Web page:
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1
Letter   |    
Rickard Ljung
Psychiatric Services 2007; doi:

To the Editor: In an article in the February 2007 issue, Pirkola and colleagues (1) reported a reduction in postdischarge suicide after deinstitutionalization and decentralization of psychiatric hospital care in Finland in the early 1990s. Similar structural changes in psychiatric hospital care were undertaken in Sweden a few years later, with a shift in the responsibility for inpatient care from psychiatric hospitals at the county council level to institutions at the community level (2). Even though the current suicide rate in Sweden is two-thirds of the rate in Finland (3), suicide is the fifth leading cause of the burden of disease in Sweden among men and the 11th among women (4).

Nationwide Swedish registers were used to estimate postdischarge suicide rates for three periods—1987—1992, 1993—1998, and 1999—2004—representing psychiatric inpatient care before, during, and after the structural changes. Data on all suicides (N=23,742) were collected from the National Cause-of-Death Register in Sweden for 1987 through 2004. The cases were linked to the Swedish hospital discharge register. In line with findings of Pirkola and colleagues (1), postdischarge suicide was defined as occurring within a year of discharge from a psychiatric ward.

Postdischarge suicide rates were lower in the later periods—that is, during and after structural changes. Adjusting for length of hospital stay did not alter the results. Compared with 1987—1992, the relative risk for 1993—1998 was .85 (95% confidence interval [CI]=.80—.91), and for 1999—2004 it was .89 (CI=.83—.95). [A table with additional data on suicides for these periods is available in an online supplement to this letter at ps.psychiatryonline.org.]

Restricting the analyses to immediate suicide, defined as within a week of discharge, also showed a lower relative risk in the later periods. Widening the definition to include patients hospitalized with a primary psychiatric diagnosis regardless of clinic (that is, including patients treated in general inpatient care but with psychiatric consultants in some cases) showed very similar results. Postdischarge suicide stratified by specific diagnoses was not studied, although a previous study has shown an increase in suicide rates among patients with schizophrenia in the mid-1990s in Sweden (5).

In-depth analyses of all suicides occurring in 2004 revealed that of the 1,154 cases (Sweden has a population of close to nine million), 61% (N=709) had received either general or psychiatric inpatient or outpatient care in a specialty setting (that is, not in primary care) at least once during the past year. Of these 709 cases, 50% (N=351) had contact with inpatient or outpatient care within the week before suicide.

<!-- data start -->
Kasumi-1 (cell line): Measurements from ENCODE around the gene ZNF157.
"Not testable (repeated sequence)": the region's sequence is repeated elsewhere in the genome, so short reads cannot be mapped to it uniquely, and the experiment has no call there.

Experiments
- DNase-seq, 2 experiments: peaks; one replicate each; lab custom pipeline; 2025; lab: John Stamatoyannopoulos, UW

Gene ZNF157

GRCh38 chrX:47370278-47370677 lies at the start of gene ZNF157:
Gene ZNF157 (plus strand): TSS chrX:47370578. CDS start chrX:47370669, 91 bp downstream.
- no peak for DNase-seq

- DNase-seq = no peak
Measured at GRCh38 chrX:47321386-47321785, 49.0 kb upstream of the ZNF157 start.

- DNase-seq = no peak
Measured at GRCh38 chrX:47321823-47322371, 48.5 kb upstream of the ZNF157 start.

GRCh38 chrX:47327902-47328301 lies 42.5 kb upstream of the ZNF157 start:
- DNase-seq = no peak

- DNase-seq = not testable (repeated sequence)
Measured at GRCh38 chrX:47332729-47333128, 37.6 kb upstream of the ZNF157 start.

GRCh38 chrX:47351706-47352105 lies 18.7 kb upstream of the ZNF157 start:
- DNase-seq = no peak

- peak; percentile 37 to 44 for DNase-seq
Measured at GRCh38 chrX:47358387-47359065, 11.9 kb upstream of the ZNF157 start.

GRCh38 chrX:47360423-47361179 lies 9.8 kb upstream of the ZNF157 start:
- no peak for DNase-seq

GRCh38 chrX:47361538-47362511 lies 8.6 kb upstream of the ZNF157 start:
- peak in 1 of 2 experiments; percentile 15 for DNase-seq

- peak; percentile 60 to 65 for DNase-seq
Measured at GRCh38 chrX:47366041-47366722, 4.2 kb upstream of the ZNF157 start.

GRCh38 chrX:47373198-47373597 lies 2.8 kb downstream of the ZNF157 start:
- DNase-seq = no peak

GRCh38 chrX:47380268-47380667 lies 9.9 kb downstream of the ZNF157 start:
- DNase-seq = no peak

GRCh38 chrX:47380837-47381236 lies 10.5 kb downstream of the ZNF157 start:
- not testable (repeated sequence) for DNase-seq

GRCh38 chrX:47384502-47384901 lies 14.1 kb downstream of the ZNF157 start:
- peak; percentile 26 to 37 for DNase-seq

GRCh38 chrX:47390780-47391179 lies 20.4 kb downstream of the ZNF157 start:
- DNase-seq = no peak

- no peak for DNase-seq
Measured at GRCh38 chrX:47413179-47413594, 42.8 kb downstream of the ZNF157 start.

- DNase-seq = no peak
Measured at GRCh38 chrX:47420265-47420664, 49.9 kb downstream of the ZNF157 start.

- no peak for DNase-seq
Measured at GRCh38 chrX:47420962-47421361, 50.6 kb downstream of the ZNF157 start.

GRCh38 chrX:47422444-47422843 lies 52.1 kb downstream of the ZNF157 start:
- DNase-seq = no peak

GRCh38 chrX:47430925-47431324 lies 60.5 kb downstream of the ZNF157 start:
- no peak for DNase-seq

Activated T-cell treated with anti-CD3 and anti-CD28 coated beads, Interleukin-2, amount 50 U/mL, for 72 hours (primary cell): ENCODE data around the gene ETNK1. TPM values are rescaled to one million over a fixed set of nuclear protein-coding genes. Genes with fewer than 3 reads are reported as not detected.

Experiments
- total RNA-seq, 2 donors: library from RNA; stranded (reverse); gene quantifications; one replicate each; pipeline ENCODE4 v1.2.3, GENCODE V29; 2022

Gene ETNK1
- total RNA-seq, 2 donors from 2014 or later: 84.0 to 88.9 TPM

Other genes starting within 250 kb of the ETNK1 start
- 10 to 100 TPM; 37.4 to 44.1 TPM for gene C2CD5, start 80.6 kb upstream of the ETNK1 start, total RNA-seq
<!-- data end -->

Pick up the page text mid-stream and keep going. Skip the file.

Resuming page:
The findings support the conclusions drawn by Pirkola and colleagues (1), indicating that in terms of postdischarge suicide rates the downsizing of psychiatric hospital care has not been harmful. However, it must be noted that approximately 20% of persons who committed suicide had received psychiatric inpatient care in the past year and more than 60% had consulted a physician in the past year, half of them during the week before the suicide. These findings clearly emphasize the need for better recognition of suicidal risk among professionals in both general and psychiatric care settings.

Dr. Ljung is affiliated with the National Board of Health and Welfare, Stockholm, and with the Department of Public Health Sciences, Karolinska Institutet, Stockholm.

Pirkola S, Sohlman B, Heilä H, et al: Reductions in postdischarge suicide after deinstitutionalization and decentralization: a nationwide register study in Finland. Psychiatric Services 58:221—226, 2007
 
Silfverhielm H, Kamis-Gould E: The Swedish mental health system: past, present, and future. International Journal of Law and Psychiatry 23:293—307, 2000
 
Suicide rates (per 100,000), by country, year, and gender. May 2003. Geneva, World Health Organization. Available at www.who.int/mentalhealth/prevention/suicide/suiciderates/en
 
Ljung R, Peterson S, Hallqvist J, et al: Socioeconomic differences in the burden of disease in Sweden. Bulletin of the World Health Organization 83:92—99, 2005
 
Osby U, Correia N, Brandt L, et al: Time trends in schizophrenia mortality in Stockholm County, Sweden: cohort study. British Medical Journal 321:483—484, 2000
 
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References

Pirkola S, Sohlman B, Heilä H, et al: Reductions in postdischarge suicide after deinstitutionalization and decentralization: a nationwide register study in Finland. Psychiatric Services 58:221—226, 2007
 
Silfverhielm H, Kamis-Gould E: The Swedish mental health system: past, present, and future. International Journal of Law and Psychiatry 23:293—307, 2000
 
Suicide rates (per 100,000), by country, year, and gender. May 2003. Geneva, World Health Organization. Available at www.who.int/mentalhealth/prevention/suicide/suiciderates/en
 
Ljung R, Peterson S, Hallqvist J, et al: Socioeconomic differences in the burden of disease in Sweden. Bulletin of the World Health Organization 83:92—99, 2005
 
Osby U, Correia N, Brandt L, et al: Time trends in schizophrenia mortality in Stockholm County, Sweden: cohort study. British Medical Journal 321:483—484, 2000
 
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